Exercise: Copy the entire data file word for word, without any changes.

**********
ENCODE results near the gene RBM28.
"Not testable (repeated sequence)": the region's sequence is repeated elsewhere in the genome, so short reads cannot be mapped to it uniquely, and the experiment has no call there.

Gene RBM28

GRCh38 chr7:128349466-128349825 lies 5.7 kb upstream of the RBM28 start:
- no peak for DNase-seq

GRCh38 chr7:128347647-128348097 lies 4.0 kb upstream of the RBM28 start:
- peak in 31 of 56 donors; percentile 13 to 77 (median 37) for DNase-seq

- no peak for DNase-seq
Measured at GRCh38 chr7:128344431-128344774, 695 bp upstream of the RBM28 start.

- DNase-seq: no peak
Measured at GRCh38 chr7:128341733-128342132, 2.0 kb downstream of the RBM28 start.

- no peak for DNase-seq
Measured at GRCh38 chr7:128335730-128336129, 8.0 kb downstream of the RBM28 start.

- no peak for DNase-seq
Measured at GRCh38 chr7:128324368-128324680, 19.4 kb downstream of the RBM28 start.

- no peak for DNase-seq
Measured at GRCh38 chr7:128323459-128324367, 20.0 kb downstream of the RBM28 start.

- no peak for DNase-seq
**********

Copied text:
ENCODE results near the gene RBM28.
"Not testable (repeated sequence)": the region's sequence is repeated elsewhere in the genome, so short reads cannot be mapped to it uniquely, and the experiment has no call there.

Gene RBM28

GRCh38 chr7:128349466-128349825 lies 5.7 kb upstream of the RBM28 start:
- no peak for DNase-seq

GRCh38 chr7:128347647-128348097 lies 4.0 kb upstream of the RBM28 start:
- peak in 31 of 56 donors; percentile 13 to 77 (median 37) for DNase-seq

- no peak for DNase-seq
Measured at GRCh38 chr7:128344431-128344774, 695 bp upstream of the RBM28 start.

- DNase-seq: no peak
Measured at GRCh38 chr7:128341733-128342132, 2.0 kb downstream of the RBM28 start.

- no peak for DNase-seq
Measured at GRCh38 chr7:128335730-128336129, 8.0 kb downstream of the RBM28 start.

- no peak for DNase-seq
Measured at GRCh38 chr7:128324368-128324680, 19.4 kb downstream of the RBM28 start.

- no peak for DNase-seq
Measured at GRCh38 chr7:128323459-128324367, 20.0 kb downstream of the RBM28 start.

- no peak for DNase-seq